Ross and the Blue Dogs had threatened to derail the bill in the committee because of concerns that it costs too much and fails to address systemic problems in the nation’s ailing health care industry. The Blue Dogs had presented committee Chairman Henry Waxman with a list of 10 items that they wanted changed in health care reform proposals. Neither side revealed what the 10 items were. Ross said the deal between four Blue Dogs on the House committee, the House Democratic leadership and the White House lowers the cost of the House health care reform plan by $100 billion and also exempts businesses with payrolls below $500,000 from having to provide health coverage for workers. He also said the bill’s government-funded public insurance option — a key provision for Obama and Democratic leaders — would be a choice for consumers instead of coverage forced on people without health insurance. It was not immediately clear Wednesday whether any Blue Dogs beyond the four who made the agreement would sign on. A statement issued by the Blue Dog coalition noted that the group had delayed House consideration of the bill until September to provide more time to address concerns. The statement said there was no consensus within the coalition on the health care issue. “While it appears ongoing negotiations at the committee level have yielded a number of important concessions in the direction of our principles, many Blue Dogs remain concerned with various aspects of the bill draft,” the statement said, adding, “The 52-member Blue Dog Coalition has not taken a group position on the draft health care legislation that is working through the committee process.” Republican opponents of the public option and some Democrats warn that such a not-for-profit plan would have a competitive advantage over private insurers and eventually wipe them out. House Minority Leader John Boehner, R-Ohio, also criticized the House agreement, calling it a “raw deal for the American people.” “Sadly, it proves once again that the so-called Blue Dogs have no bite when they’re forced to choose between their constituents and the radical leadership of their party,” Boehner said. The announcement by the Blue Dog Democrats came as Obama held a town hall meeting on health care in Raleigh, North Carolina. Another town hall meeting took place later Wednesday at a Kroger grocery store in Bristol, Virginia. If Congress fails to act soon, Obama warned the Raleigh audience, health costs will double over the next decade, make millions more Americans uninsured and bankrupt government on both the state and federal levels. He also brushed aside criticism that the plan is being rushed through Congress without adequate time for review and debate. Lawmakers will have plenty of time to read the bill, Obama insisted. Noting that Congress won’t finish deliberating the legislation until after its August recess, Obama said he’d be willing to invite any representative or senator over to the White House to review the bill “line by line.” At a second town hall meeting Wednesday — near the produce aisle in a Kroger supermarket in rural Bristol, Virginia, on the border with Tennessee — the president repeated assurances that his health care plan won’t change Medicare benefits for senior citizens. Asked about rumors that his plan would put senior citizens “out to pasture,” Obama complained of “scare tactics” by opponents of the health care overhaul. “Medicare is in place, and as long as I’m there and even long after I’m gone, Medicare will still be in place. We’re not going to mess with Medicare,” Obama said. He added that he wants to improve the efficiency of Medicare by reducing excessive tests and other unnecessary costs, and negotiating lower drug costs with pharmaceutical companies. Earlier Wednesday, CNN obtained an e-mail from a top aide of Senate Finance Committee Chairman Max Baucus that aimed to debunk a Washington Post headline that negotiators in that chamber were close to a deal. “While progress has been made in recent days, neither an accord nor an announcement is imminent,” wrote Russ Sullivan, Democratic staff director for the committee. “In fact, significant policy issues remain to be discussed among the Members, and any one of these issues could preclude bipartisan agreement.”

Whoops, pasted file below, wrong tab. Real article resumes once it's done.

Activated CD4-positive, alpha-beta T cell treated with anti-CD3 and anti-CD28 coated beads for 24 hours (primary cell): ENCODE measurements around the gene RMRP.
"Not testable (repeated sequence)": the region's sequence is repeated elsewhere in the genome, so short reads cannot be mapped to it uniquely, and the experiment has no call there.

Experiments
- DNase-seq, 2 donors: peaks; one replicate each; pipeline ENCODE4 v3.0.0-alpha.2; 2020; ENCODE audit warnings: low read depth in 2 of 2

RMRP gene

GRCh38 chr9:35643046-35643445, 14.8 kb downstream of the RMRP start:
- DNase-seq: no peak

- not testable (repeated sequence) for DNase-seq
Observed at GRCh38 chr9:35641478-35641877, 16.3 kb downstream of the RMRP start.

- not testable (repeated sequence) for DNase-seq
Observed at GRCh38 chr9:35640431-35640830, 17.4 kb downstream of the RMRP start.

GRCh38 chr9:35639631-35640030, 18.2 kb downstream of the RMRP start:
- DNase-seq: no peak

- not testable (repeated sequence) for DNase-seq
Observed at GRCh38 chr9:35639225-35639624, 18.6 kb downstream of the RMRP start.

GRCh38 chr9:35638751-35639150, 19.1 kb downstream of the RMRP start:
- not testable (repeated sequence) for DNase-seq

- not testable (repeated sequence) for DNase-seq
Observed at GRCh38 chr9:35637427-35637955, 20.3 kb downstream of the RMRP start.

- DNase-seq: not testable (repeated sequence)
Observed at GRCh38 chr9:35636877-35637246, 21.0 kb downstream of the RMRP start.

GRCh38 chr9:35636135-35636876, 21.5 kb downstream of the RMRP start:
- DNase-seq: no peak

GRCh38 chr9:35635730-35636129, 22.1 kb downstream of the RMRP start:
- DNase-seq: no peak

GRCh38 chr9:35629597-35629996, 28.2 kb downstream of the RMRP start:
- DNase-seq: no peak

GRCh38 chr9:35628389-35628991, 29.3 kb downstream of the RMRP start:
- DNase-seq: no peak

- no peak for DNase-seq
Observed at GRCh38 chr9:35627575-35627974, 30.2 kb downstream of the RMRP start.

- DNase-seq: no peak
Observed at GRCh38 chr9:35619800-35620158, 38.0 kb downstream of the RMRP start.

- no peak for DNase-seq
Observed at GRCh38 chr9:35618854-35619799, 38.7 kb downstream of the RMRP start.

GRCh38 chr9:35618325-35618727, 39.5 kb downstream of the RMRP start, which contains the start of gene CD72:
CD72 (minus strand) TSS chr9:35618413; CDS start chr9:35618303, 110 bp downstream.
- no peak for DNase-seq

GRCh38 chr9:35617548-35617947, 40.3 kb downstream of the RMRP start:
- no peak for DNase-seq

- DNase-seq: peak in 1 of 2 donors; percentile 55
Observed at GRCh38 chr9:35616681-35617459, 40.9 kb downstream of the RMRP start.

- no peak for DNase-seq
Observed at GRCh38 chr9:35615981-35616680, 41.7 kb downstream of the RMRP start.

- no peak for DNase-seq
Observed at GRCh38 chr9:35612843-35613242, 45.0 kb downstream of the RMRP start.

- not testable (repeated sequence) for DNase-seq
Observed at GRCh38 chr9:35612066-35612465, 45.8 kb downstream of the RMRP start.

Although several senators have been more upbeat about the negotiators’ progress over the past 24 hours, there is also concern about managing expectations and about backlash from senators left out of negotiations who have not been briefed on all the details of the talks. Still, Republican Sen. Chuck Grassley of Iowa told National Public Radio on Wednesday morning that they are “on the edge” of a deal this week.